Talking about sports almost always involves discussing the things you hate as a fan. Sports radio is loaded with negative takes about the things that are wrong with teams and players. It often seems like fans enjoy being angry with their teams more than they are thrilled when those same teams are winning. Some may be propelled by the fact that controversy has more angles to discuss and is generally more fun than just saying, "We're great! Yay!"
But then there are manufactured negatives like the narrative that says James Harden isn't all that great. That his "greatness" is based on the era, the style of play, the way he is officiated.
Let's get one thing straight. James Harden is great. Capital-g great. Not just in this era. Not just because of the way he is officiated or the rules of modern basketball. James Harden is already one of the all-time greats and there is no argument you can make that doesn't sound stupid. So, stop it.
Now, how about we dig down into the real reason you believe he is not a top tier talent? Because if you are being totally honest, it has nothing to do with the substance of his game. You will try to pull out nonsense arguments about how easy it is to score 50. Then he goes and drops 60 in three quarters. You'll try to pull out that old chestnut about lack of playoff winning. We assume then John Stockton, Karl Malone, Charles Barkley, Dominique Wilkins, Elgin Baylor, Steve Nash, Pete Maravich and Allen Iverson are also on your list of players who weren't very good.
Just be honest. At night, in the dark, with only you and your thoughts, you know the truth. You simply don't like James Harden.
It's OK. You're allowed. You can like or dislike any one you want for any reason. But you aren't allowed to come up with moronic reasons why your dislike of him equates to him being bad at basketball. Because he is empirically great at it. So, put that logic to bed and tell the truth.
Maybe it's his beard. Or his personal style. It could be his rather mercurial personality or his game-time celebrations. Even most Rockets fans thought the stir it up move was a little odd.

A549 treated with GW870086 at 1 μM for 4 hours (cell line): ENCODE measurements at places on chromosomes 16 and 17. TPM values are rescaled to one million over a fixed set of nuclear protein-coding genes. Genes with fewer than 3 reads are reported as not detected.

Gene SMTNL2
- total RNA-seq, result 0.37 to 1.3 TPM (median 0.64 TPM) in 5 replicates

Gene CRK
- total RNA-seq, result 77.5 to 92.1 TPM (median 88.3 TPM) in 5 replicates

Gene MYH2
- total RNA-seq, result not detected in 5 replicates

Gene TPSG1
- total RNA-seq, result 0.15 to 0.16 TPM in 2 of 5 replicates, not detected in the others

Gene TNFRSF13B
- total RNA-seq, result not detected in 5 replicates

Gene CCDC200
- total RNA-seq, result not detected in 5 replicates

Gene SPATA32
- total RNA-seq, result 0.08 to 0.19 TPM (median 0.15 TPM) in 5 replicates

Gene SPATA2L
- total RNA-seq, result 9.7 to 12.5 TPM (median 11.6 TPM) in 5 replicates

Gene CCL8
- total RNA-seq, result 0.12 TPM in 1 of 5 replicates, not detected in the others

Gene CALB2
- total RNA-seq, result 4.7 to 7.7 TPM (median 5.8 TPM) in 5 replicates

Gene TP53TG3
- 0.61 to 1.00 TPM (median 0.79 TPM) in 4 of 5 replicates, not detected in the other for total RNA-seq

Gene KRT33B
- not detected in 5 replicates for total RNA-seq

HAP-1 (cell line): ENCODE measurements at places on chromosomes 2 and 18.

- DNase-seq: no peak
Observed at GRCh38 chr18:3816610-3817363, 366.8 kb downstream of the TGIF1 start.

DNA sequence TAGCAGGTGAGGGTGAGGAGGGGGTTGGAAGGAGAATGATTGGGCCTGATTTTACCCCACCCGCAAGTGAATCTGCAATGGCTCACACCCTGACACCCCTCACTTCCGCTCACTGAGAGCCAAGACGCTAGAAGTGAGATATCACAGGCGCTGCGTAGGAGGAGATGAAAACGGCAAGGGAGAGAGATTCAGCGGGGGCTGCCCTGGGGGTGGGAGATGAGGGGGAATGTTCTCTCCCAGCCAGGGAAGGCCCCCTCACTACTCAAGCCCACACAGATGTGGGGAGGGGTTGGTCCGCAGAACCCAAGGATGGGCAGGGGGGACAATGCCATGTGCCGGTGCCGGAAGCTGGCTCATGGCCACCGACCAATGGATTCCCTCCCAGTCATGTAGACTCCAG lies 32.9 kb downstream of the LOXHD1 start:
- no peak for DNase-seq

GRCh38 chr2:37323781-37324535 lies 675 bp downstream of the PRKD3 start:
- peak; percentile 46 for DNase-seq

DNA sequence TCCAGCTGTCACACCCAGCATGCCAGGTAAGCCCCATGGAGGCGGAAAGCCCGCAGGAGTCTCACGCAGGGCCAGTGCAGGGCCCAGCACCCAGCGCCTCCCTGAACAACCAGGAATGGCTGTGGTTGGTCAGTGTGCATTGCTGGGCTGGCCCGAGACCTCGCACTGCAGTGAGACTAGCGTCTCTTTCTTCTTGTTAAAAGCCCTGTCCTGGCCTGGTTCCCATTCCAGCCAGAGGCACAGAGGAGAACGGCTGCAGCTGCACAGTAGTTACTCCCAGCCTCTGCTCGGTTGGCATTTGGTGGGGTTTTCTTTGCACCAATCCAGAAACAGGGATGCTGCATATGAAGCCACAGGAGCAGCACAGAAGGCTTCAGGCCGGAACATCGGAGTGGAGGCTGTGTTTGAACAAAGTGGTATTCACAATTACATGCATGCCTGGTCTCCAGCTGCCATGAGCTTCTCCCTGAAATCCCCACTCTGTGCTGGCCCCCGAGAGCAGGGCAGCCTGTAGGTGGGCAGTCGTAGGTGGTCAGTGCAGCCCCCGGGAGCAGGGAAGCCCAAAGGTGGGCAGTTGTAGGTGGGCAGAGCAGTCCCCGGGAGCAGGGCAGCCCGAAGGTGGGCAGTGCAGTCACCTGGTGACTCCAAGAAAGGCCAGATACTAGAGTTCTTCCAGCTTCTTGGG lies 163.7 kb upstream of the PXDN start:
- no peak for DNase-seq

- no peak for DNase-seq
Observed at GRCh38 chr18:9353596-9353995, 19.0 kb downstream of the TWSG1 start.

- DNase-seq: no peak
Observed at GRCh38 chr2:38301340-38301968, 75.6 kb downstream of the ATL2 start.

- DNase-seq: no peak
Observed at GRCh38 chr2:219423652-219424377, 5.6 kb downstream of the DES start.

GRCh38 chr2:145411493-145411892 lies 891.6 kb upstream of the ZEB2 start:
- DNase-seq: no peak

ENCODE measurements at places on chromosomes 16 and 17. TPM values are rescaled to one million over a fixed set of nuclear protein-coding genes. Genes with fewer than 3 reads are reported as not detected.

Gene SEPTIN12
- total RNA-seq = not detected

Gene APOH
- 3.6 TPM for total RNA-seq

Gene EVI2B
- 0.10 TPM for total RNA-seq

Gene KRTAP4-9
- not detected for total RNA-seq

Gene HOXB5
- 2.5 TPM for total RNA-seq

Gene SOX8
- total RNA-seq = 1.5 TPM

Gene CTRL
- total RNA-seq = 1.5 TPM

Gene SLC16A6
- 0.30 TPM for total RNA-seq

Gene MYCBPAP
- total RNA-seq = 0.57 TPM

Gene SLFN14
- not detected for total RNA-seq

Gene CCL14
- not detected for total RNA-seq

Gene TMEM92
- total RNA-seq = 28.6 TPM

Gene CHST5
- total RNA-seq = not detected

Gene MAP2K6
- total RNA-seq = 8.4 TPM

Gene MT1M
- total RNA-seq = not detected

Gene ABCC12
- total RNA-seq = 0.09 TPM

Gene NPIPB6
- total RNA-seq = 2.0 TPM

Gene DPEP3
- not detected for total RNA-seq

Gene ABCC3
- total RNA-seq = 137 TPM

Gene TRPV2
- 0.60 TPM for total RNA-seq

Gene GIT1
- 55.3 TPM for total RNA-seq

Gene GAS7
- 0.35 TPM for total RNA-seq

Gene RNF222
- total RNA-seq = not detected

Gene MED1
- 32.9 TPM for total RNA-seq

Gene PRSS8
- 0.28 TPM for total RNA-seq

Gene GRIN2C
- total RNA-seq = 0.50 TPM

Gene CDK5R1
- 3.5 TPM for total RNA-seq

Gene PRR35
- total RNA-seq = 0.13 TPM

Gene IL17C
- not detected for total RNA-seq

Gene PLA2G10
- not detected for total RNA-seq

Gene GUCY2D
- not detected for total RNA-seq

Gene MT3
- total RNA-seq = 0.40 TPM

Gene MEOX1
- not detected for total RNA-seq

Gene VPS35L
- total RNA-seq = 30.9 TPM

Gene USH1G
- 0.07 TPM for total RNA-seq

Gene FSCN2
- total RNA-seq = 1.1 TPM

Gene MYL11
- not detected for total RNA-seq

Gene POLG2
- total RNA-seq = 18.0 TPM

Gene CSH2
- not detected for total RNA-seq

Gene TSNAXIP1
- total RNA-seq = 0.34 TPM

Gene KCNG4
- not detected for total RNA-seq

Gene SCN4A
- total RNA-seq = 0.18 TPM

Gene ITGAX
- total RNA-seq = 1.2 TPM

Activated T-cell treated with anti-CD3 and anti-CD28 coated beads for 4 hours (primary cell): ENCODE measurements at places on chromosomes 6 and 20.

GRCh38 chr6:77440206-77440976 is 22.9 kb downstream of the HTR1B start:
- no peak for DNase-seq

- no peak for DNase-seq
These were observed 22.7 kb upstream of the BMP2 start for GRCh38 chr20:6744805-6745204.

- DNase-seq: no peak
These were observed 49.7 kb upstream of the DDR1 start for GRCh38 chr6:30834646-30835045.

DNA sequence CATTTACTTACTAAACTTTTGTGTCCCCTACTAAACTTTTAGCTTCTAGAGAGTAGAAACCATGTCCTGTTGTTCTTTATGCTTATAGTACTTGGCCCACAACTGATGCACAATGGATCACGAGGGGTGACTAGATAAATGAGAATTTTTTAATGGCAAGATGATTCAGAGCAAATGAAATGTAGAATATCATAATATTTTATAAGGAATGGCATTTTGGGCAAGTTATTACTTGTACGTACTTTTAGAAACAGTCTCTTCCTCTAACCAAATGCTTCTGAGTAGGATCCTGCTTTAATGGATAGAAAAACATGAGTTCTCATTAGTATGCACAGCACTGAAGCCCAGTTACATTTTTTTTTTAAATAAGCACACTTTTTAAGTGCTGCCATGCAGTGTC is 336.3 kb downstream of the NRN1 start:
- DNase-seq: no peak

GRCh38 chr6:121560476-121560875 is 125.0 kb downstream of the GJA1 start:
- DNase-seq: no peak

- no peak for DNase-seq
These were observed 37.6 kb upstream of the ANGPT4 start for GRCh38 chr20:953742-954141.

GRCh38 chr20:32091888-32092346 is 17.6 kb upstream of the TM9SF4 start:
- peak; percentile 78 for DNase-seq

More likely it is how he plays the game. The step-back threes, the incessant dribbling, the Euro-step...it's annoying, right? The step back, in particular, seems to be a real sore spot for people, unless the Mavs Luka Doncic is doing it over Lebron James.
But, with Harden, people seem to believe his play speaks to some level of selfishness — never mind consistently ranking in the top 5 in assists while also being at the top of the leaderboard in scoring.
In Harden's most recent 60-point performance against the Atlanta Hawks, commentators for the Hawks were incensed that Harden, who left the game after three quarters not to return, realized on the bench he had missed scoring his career high by a single basket.
They were critical of him for feeling that way when his team was already up by 50 saying Harden is "only about the points." This is a common refrain. But, as pointed out by folks on Twitter, when Larry Bird (yes, the great Larry Bird) got 60 against the Hawks, they were cheering for him even as he was jacking up shots in the waning seconds of the win to get it.
Harden is held to a different standard and it's not clear why. He just seems to rub people the wrong way and his play on the floor, no matter how awe inspiring and innovative, simply adds fuel to an ever-growing fire for those who find him objectionable. Whether it is a crummy, cherry-picked video of Harden's defensive shortcomings or his short-lived relationship with a Kardashian, it all flows right into the narrative that what he is doing isn't special when it most clearly is.
Look, you don't want to like James Harden. Cool. But, for the love of James A. Naismith, stop making up ways to disguise your dislike via critiquing his greatness. You can't. You're wrong. You sound like an idiot trying. Let it go.